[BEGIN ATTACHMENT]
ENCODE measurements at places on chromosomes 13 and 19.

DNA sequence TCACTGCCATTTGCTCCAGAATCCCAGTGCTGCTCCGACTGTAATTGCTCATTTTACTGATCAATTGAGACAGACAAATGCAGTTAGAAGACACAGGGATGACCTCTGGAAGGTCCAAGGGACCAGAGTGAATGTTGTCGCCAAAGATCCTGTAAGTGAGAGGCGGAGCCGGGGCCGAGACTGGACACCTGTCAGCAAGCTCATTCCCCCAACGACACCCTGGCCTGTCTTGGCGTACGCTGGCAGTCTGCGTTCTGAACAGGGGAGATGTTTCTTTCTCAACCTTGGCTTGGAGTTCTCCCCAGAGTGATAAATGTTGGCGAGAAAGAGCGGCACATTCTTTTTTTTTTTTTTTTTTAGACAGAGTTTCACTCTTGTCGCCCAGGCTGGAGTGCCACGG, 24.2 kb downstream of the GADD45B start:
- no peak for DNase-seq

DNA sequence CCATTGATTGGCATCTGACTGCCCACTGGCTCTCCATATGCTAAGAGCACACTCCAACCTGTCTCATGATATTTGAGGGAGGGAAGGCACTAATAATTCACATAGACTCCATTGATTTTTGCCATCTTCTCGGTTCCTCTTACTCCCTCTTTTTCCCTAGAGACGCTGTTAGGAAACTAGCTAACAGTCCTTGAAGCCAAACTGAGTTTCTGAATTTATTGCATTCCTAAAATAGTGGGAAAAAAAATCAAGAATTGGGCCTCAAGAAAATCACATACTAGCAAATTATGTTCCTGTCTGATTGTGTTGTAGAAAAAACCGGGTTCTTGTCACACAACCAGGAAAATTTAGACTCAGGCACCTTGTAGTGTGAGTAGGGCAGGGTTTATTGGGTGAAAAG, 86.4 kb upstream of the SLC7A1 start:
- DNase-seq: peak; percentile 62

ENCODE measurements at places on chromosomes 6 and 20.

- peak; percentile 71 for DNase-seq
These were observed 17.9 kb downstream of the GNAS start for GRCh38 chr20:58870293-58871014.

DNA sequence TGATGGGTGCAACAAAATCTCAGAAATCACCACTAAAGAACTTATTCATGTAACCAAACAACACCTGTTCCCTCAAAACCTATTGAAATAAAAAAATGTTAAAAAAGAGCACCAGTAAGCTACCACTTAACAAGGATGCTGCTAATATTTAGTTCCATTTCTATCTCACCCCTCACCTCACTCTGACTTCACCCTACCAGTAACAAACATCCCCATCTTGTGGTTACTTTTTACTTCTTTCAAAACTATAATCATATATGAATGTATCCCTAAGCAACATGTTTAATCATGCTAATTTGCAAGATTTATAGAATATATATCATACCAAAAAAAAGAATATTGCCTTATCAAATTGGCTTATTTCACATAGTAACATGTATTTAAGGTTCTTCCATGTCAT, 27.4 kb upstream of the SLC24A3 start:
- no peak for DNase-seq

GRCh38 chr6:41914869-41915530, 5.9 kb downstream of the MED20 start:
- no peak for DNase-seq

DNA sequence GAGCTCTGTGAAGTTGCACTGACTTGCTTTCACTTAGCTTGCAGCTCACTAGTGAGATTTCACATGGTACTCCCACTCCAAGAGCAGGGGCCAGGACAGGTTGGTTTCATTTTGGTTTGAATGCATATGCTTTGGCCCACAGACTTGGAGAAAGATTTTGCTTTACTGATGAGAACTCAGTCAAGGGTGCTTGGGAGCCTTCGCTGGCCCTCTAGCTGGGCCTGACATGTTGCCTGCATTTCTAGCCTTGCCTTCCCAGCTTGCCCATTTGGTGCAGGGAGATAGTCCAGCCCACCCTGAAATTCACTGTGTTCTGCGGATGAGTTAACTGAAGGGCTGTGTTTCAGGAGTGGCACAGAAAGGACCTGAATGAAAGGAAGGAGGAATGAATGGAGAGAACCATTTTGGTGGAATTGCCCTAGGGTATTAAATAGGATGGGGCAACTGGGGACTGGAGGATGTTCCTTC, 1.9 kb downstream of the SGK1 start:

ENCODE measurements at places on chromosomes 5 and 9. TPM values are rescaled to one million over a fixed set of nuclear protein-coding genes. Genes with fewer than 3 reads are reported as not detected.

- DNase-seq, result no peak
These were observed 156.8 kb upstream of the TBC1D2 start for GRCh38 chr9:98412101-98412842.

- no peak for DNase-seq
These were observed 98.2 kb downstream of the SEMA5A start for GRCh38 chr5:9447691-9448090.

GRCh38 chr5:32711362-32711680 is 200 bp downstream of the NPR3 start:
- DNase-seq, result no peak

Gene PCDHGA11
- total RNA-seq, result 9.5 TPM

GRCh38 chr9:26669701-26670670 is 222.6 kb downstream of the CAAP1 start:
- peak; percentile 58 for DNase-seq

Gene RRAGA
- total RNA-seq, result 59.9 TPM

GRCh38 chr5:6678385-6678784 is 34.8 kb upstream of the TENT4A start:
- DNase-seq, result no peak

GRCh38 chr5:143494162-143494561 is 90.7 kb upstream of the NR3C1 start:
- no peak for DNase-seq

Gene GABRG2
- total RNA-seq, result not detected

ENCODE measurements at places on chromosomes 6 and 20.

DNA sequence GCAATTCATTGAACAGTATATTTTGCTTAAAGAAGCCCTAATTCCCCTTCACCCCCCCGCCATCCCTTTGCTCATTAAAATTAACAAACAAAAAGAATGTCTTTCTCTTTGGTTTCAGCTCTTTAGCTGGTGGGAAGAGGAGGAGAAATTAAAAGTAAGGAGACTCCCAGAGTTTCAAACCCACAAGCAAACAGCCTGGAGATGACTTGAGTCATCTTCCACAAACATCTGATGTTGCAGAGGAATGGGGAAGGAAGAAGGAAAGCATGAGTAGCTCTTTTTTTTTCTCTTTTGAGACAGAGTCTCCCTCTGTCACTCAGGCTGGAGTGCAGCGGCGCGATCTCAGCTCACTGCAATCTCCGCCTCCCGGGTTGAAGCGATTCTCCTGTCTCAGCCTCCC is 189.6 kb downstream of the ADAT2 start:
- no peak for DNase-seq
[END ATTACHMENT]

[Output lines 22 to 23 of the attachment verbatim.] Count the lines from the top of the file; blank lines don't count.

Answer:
- total RNA-seq, result 9.5 TPM

GRCh38 chr9:26669701-26670670 is 222.6 kb downstream of the CAAP1 start: